• Sometimes, they can handle it themselves. If they say they don't need help, don't try to force your "help" onto them.
    • During sensory overload, a person may not be able to speak or advocate for themselves. See if they can write, sign, or type. If not, take them somewhere quiet and relaxing, and encourage others to leave them alone.
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    Smile, and be friendly. It makes you seem nice and approachable. Plus, it can boost your mood!
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    Make small talk with them. They like to talk and share their feelings, just like us. Ask them about their day, school/work, travels they have taken, friends, hobbies, anything! People love to talk about themselves and their interests.
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    Don't overthink it! Again, people with disabilities are no different from anyone else, so simply treat them like an average person.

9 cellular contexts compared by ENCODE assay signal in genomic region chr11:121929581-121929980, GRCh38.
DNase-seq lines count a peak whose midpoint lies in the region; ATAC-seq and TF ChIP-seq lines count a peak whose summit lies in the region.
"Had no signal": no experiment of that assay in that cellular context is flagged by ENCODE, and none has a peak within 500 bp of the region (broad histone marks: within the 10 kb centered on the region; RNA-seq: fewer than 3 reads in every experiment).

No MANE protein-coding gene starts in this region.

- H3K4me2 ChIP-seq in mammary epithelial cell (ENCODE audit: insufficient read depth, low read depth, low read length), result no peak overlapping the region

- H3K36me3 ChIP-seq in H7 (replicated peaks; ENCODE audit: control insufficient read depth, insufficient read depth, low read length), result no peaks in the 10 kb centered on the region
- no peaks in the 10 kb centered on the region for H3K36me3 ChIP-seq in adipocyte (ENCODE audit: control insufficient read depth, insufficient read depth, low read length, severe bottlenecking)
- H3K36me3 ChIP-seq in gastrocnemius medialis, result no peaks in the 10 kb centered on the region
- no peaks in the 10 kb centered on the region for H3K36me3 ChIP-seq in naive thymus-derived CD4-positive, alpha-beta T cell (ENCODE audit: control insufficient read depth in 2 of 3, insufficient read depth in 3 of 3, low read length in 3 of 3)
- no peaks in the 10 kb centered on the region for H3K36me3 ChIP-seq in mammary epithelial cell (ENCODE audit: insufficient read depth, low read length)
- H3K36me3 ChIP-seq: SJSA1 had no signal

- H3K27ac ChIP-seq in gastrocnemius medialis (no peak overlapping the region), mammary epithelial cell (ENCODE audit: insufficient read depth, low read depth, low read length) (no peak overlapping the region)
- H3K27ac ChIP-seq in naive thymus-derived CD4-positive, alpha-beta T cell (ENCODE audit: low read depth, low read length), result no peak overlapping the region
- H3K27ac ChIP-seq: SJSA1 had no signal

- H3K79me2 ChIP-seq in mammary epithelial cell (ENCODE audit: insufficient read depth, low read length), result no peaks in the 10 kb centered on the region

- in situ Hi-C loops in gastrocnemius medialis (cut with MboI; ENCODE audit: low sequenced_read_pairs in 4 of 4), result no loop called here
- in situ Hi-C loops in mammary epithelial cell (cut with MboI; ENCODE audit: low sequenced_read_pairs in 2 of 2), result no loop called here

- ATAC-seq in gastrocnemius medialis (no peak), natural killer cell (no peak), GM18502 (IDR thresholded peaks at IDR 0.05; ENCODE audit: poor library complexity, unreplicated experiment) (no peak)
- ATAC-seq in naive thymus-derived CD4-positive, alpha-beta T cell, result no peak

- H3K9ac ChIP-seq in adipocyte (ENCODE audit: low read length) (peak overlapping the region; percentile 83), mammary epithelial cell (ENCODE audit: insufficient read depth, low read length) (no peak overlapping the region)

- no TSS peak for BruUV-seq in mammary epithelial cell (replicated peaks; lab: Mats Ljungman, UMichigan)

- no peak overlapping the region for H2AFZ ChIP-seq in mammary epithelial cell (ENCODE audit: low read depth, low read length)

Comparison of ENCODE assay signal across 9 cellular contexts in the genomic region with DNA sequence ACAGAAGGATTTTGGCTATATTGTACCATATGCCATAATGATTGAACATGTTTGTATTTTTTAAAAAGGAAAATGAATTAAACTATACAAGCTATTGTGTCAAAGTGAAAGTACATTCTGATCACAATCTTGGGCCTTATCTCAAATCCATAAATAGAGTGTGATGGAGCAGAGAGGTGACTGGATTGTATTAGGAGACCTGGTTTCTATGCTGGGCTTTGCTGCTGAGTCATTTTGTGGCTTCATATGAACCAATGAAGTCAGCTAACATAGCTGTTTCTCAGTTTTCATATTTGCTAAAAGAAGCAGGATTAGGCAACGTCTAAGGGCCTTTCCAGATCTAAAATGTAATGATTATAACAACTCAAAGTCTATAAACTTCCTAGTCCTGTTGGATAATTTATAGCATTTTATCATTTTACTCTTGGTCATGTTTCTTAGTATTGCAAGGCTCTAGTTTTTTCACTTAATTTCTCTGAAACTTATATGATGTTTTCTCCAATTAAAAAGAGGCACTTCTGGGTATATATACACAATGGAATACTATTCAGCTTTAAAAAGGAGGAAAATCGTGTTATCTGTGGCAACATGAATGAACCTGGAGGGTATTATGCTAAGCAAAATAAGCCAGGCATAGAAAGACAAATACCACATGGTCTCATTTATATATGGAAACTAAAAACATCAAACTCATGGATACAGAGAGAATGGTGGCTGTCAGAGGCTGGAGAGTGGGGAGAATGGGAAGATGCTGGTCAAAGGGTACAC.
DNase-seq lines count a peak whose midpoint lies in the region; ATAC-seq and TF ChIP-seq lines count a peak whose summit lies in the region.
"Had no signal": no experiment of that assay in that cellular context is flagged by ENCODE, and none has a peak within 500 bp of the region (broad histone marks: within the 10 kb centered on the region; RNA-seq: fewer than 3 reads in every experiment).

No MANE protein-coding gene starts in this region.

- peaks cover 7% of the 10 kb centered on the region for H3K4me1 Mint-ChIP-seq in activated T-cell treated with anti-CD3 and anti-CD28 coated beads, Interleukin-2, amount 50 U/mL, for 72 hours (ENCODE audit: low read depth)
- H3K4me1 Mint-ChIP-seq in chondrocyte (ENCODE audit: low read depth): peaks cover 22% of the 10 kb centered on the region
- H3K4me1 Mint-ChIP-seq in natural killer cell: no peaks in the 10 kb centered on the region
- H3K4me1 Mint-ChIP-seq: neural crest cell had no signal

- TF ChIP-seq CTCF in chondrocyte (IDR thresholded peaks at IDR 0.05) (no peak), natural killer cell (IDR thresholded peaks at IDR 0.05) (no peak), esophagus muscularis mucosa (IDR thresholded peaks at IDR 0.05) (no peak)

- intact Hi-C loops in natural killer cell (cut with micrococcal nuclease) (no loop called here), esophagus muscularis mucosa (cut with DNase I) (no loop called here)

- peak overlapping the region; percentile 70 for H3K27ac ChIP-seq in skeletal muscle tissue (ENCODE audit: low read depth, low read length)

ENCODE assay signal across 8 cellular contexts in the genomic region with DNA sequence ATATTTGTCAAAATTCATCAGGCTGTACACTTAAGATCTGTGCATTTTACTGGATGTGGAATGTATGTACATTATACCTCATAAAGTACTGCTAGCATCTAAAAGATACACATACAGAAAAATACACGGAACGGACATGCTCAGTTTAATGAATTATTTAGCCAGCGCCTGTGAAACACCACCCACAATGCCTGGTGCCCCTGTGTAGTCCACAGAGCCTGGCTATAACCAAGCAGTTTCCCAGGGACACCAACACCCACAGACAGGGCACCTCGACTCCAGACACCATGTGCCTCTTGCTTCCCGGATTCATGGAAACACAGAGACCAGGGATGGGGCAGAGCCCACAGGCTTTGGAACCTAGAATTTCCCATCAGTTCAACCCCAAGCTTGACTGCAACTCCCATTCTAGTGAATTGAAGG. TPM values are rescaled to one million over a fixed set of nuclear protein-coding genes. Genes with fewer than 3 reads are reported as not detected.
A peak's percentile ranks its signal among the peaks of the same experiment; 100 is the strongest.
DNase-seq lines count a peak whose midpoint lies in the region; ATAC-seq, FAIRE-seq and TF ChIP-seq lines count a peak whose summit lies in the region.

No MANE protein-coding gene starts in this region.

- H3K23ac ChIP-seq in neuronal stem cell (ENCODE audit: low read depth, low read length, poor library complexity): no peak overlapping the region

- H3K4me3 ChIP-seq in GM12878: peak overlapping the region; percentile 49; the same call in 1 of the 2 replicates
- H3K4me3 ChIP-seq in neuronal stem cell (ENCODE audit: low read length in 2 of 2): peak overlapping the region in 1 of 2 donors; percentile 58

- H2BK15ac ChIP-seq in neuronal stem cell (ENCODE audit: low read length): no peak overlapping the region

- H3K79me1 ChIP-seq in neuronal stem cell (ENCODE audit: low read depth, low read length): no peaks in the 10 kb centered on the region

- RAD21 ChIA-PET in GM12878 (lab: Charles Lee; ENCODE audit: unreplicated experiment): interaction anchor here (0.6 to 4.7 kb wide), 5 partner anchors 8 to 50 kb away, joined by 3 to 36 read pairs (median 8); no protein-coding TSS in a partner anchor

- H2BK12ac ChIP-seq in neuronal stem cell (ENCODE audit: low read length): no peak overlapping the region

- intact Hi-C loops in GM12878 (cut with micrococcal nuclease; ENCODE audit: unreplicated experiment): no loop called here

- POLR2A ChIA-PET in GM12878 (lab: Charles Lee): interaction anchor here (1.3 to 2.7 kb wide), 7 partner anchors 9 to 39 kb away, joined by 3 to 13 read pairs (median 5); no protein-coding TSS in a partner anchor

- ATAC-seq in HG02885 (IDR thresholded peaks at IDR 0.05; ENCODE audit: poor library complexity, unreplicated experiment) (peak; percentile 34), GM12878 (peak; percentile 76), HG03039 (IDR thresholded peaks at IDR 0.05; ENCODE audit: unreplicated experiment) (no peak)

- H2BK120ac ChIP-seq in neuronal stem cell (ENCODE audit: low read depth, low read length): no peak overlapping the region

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    Be supportive of them. If they seem very proud of something, tell them when they've done a good job! If will make them proud to know that they have done something to be happy about.
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    Refrain from using unkind words. Being considerate is important, and respectful language makes it clear that you care about them and don't view them as lesser than yourself.